Can I Artificially Inseminate Myself? The Answer's Complicated


If you want to get pregnant, but need to make it happen sans penis or you and your partner are experiencing fertility issues, you might consider find yourself considering artificial insemination. While this procedure is often done in a clinic or hospital setting, if money is tight or you want your experience to be more intimate or personal, you might wonder, can I artificially inseminate myself? Turns out, the answer is a tad more complicated than someone trying to conceive might think.

The short answer, according to experts at Fertility Authority, is yes: it's totally possible to artificially inseminate yourself. In fact, in recent years and for a variety of reasons, more and more families are now choosing to take conception into their own hands — procuring sperm from sperm banks, donors, or their partners, and inseminating themselves at home, which brings entirely new meaning to the phrase "do it yourself." And according to the US National Library of Medicine and National Institutes of Health, home artificial insemination can be as effective as procedures performed at a clinic. However, if you choose to go this route, according to the College of Canadian Family Physicians, there are some health risks you should know, and legal issues you need to resolve before you get started so all involved can make sure things go smoothly once the baby is born.

According to Fertility Authority, artificial insemination — placing fresh or previously frozen sperm into a woman's uterus or vagina — has become a popular way for lesbian couples to get pregnant. While the procedure is offered at many fertility clinics and OB-GYN offices, many couples opt to do it in the comfort and privacy of their own homes, purchasing donor sperm from a sperm bank or using fresh sperm from a known donor for a less stressful and more intimate experience.


According to the same site, the process is pretty straightforward — sperm banks often provide a syringe for placing the sperm next to your cervix near the time of ovulation. After you inseminate yourself, it's recommended that you rest with your hips in an elevated position for 30 minutes. Another option is purchasing an at-home insemination kit, which include a cervical cap to be filled with semen and inserted next to your cervix for six hours.

According to an article in New Republic many heterosexual couples and single people are also opting for at-home artificial insemination, due to the high cost of fertility treatments and clinic-based procedures (which are not always covered by insurance). Some also prefer a home setting so that both partners can be involved in the "baby-making" process and for the entire activity to be more intimate and less stressful than it would be in an exam room. According to the American Pregnancy Association (APA), artificial insemination may specifically help couples with infertility caused by sperm mobility, ejaculation issues, or that is unexplained, as it places the sperm near the site of fertilization.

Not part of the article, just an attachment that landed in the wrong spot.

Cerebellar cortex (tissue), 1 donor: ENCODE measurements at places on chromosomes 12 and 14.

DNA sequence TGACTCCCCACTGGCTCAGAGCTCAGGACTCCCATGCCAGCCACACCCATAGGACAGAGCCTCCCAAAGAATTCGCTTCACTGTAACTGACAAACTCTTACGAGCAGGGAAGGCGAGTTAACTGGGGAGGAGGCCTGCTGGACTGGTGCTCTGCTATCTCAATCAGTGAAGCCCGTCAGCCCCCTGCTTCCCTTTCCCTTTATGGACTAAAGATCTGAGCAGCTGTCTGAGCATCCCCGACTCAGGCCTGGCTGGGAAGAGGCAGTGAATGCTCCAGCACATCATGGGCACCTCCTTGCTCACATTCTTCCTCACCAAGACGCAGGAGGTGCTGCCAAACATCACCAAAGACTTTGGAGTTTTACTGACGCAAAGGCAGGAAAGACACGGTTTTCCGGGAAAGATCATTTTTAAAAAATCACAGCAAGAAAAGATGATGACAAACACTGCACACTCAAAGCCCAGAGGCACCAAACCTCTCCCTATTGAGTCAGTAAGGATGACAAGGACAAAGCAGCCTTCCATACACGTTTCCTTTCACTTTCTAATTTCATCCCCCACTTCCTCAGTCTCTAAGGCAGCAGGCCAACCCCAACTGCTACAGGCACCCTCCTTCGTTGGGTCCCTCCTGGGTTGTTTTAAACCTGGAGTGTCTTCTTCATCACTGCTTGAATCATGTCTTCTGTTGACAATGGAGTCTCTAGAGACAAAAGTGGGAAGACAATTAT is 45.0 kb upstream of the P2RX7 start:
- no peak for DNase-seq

The College of Family Physicians of Canada recommends that people hoping to do insemination at home, receive preconception health care, including taking folic acid, getting a Pap smear, and screening for HIV and other sexually transmitted infections. They also recommend that any donor who was not screened by a sperm bank, receive a physical exam, and be tested for HIV, hepatitis, syphilis, and gonorrhea, as they can be transmitted by semen used for the procedure.


But does it work? According to research published in the Journal of Reproductive Medicine, home artificial insemination is surprisingly just as effective as clinic-based procedures, with about 20 - 44 percent of people getting pregnant within six months. However, before you call your local sperm bank, you should know that reproductive law expert Melissa Brisman told New Republic that couples who use donor sperm at home might not be protected from legal challenges to their custody, as they would be if the procedure was done by a medical professional. So it's best to consult an attorney about the laws in your state before looking for a donor.

In the end, if you are ready to get pregnant and are willing to do a little medical and legal leg-work first, you might find at-home artificial insemination to be a low cost option for you.